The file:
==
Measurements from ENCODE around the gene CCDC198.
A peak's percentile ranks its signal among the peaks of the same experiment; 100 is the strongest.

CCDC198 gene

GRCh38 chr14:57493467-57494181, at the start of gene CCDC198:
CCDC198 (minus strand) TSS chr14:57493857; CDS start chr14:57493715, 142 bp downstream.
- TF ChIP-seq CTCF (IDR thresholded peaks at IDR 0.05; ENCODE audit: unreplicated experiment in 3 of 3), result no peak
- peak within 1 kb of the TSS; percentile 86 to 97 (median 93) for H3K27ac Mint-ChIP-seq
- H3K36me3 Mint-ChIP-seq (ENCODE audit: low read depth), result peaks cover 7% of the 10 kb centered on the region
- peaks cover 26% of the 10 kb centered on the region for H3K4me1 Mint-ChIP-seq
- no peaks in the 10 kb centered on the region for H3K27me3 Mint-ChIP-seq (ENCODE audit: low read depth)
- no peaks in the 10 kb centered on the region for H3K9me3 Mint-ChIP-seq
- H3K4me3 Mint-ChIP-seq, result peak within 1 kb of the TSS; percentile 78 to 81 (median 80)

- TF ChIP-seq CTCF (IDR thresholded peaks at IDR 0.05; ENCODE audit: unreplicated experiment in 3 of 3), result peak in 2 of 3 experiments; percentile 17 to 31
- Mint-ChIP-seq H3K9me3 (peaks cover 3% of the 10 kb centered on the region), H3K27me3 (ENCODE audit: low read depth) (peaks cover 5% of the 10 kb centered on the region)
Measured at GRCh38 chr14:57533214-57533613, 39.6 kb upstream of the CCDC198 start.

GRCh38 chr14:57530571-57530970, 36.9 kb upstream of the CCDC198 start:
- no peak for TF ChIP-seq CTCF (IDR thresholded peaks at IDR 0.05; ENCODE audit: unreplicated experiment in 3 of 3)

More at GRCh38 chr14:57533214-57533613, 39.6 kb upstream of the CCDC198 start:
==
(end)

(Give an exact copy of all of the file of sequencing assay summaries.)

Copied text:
Measurements from ENCODE around the gene CCDC198.
A peak's percentile ranks its signal among the peaks of the same experiment; 100 is the strongest.

CCDC198 gene

GRCh38 chr14:57493467-57494181, at the start of gene CCDC198:
CCDC198 (minus strand) TSS chr14:57493857; CDS start chr14:57493715, 142 bp downstream.
- TF ChIP-seq CTCF (IDR thresholded peaks at IDR 0.05; ENCODE audit: unreplicated experiment in 3 of 3), result no peak
- peak within 1 kb of the TSS; percentile 86 to 97 (median 93) for H3K27ac Mint-ChIP-seq
- H3K36me3 Mint-ChIP-seq (ENCODE audit: low read depth), result peaks cover 7% of the 10 kb centered on the region
- peaks cover 26% of the 10 kb centered on the region for H3K4me1 Mint-ChIP-seq
- no peaks in the 10 kb centered on the region for H3K27me3 Mint-ChIP-seq (ENCODE audit: low read depth)
- no peaks in the 10 kb centered on the region for H3K9me3 Mint-ChIP-seq
- H3K4me3 Mint-ChIP-seq, result peak within 1 kb of the TSS; percentile 78 to 81 (median 80)

- TF ChIP-seq CTCF (IDR thresholded peaks at IDR 0.05; ENCODE audit: unreplicated experiment in 3 of 3), result peak in 2 of 3 experiments; percentile 17 to 31
- Mint-ChIP-seq H3K9me3 (peaks cover 3% of the 10 kb centered on the region), H3K27me3 (ENCODE audit: low read depth) (peaks cover 5% of the 10 kb centered on the region)
Measured at GRCh38 chr14:57533214-57533613, 39.6 kb upstream of the CCDC198 start.

GRCh38 chr14:57530571-57530970, 36.9 kb upstream of the CCDC198 start:
- no peak for TF ChIP-seq CTCF (IDR thresholded peaks at IDR 0.05; ENCODE audit: unreplicated experiment in 3 of 3)

More at GRCh38 chr14:57533214-57533613, 39.6 kb upstream of the CCDC198 start: